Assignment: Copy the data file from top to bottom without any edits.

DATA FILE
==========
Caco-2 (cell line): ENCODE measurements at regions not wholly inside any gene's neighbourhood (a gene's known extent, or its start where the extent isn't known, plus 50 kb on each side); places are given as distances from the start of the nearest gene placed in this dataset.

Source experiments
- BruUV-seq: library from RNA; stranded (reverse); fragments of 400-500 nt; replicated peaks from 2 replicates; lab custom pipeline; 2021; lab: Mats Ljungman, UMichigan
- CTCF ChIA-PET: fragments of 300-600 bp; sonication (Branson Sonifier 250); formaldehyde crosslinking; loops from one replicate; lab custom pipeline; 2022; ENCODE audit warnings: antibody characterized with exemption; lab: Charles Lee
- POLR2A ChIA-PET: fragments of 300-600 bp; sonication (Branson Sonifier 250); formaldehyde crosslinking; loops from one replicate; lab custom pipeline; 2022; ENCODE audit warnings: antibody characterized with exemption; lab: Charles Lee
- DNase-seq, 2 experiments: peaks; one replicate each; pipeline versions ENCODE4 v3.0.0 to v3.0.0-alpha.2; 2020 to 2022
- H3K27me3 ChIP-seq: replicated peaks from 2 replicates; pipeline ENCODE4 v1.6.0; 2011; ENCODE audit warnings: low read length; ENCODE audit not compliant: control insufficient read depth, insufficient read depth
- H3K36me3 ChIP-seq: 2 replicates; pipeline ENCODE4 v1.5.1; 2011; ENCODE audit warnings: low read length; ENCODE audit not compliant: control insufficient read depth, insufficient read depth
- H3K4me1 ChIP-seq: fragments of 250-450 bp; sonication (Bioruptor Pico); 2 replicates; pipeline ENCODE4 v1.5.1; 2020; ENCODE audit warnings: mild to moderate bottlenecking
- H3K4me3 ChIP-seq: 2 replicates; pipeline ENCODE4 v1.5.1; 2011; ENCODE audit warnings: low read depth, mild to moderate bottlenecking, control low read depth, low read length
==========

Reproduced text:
Caco-2 (cell line): ENCODE measurements at regions not wholly inside any gene's neighbourhood (a gene's known extent, or its start where the extent isn't known, plus 50 kb on each side); places are given as distances from the start of the nearest gene placed in this dataset.

Source experiments
- BruUV-seq: library from RNA; stranded (reverse); fragments of 400-500 nt; replicated peaks from 2 replicates; lab custom pipeline; 2021; lab: Mats Ljungman, UMichigan
- CTCF ChIA-PET: fragments of 300-600 bp; sonication (Branson Sonifier 250); formaldehyde crosslinking; loops from one replicate; lab custom pipeline; 2022; ENCODE audit warnings: antibody characterized with exemption; lab: Charles Lee
- POLR2A ChIA-PET: fragments of 300-600 bp; sonication (Branson Sonifier 250); formaldehyde crosslinking; loops from one replicate; lab custom pipeline; 2022; ENCODE audit warnings: antibody characterized with exemption; lab: Charles Lee
- DNase-seq, 2 experiments: peaks; one replicate each; pipeline versions ENCODE4 v3.0.0 to v3.0.0-alpha.2; 2020 to 2022
- H3K27me3 ChIP-seq: replicated peaks from 2 replicates; pipeline ENCODE4 v1.6.0; 2011; ENCODE audit warnings: low read length; ENCODE audit not compliant: control insufficient read depth, insufficient read depth
- H3K36me3 ChIP-seq: 2 replicates; pipeline ENCODE4 v1.5.1; 2011; ENCODE audit warnings: low read length; ENCODE audit not compliant: control insufficient read depth, insufficient read depth
- H3K4me1 ChIP-seq: fragments of 250-450 bp; sonication (Bioruptor Pico); 2 replicates; pipeline ENCODE4 v1.5.1; 2020; ENCODE audit warnings: mild to moderate bottlenecking
- H3K4me3 ChIP-seq: 2 replicates; pipeline ENCODE4 v1.5.1; 2011; ENCODE audit warnings: low read depth, mild to moderate bottlenecking, control low read depth, low read length